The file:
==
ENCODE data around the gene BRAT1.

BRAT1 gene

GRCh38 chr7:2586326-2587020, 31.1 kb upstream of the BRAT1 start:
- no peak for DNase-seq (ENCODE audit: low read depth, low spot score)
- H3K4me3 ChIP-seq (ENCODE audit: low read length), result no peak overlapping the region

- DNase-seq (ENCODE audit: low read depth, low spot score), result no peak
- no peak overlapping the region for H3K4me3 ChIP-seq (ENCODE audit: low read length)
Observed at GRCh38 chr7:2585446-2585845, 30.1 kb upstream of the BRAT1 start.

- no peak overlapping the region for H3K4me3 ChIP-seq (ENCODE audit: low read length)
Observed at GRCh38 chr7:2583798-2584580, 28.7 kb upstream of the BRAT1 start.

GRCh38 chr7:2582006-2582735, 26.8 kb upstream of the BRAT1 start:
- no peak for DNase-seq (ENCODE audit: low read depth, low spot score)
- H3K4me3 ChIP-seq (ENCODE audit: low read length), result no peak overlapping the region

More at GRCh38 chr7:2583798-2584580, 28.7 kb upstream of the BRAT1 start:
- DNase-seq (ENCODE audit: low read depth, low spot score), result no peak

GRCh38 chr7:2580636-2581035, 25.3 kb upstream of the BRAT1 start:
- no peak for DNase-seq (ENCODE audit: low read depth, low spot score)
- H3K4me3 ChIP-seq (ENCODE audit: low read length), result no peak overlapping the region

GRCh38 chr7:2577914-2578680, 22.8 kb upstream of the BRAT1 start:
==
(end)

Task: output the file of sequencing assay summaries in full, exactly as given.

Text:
ENCODE data around the gene BRAT1.

BRAT1 gene

GRCh38 chr7:2586326-2587020, 31.1 kb upstream of the BRAT1 start:
- no peak for DNase-seq (ENCODE audit: low read depth, low spot score)
- H3K4me3 ChIP-seq (ENCODE audit: low read length), result no peak overlapping the region

- DNase-seq (ENCODE audit: low read depth, low spot score), result no peak
- no peak overlapping the region for H3K4me3 ChIP-seq (ENCODE audit: low read length)
Observed at GRCh38 chr7:2585446-2585845, 30.1 kb upstream of the BRAT1 start.

- no peak overlapping the region for H3K4me3 ChIP-seq (ENCODE audit: low read length)
Observed at GRCh38 chr7:2583798-2584580, 28.7 kb upstream of the BRAT1 start.

GRCh38 chr7:2582006-2582735, 26.8 kb upstream of the BRAT1 start:
- no peak for DNase-seq (ENCODE audit: low read depth, low spot score)
- H3K4me3 ChIP-seq (ENCODE audit: low read length), result no peak overlapping the region

More at GRCh38 chr7:2583798-2584580, 28.7 kb upstream of the BRAT1 start:
- DNase-seq (ENCODE audit: low read depth, low spot score), result no peak

GRCh38 chr7:2580636-2581035, 25.3 kb upstream of the BRAT1 start:
- no peak for DNase-seq (ENCODE audit: low read depth, low spot score)
- H3K4me3 ChIP-seq (ENCODE audit: low read length), result no peak overlapping the region

GRCh38 chr7:2577914-2578680, 22.8 kb upstream of the BRAT1 start: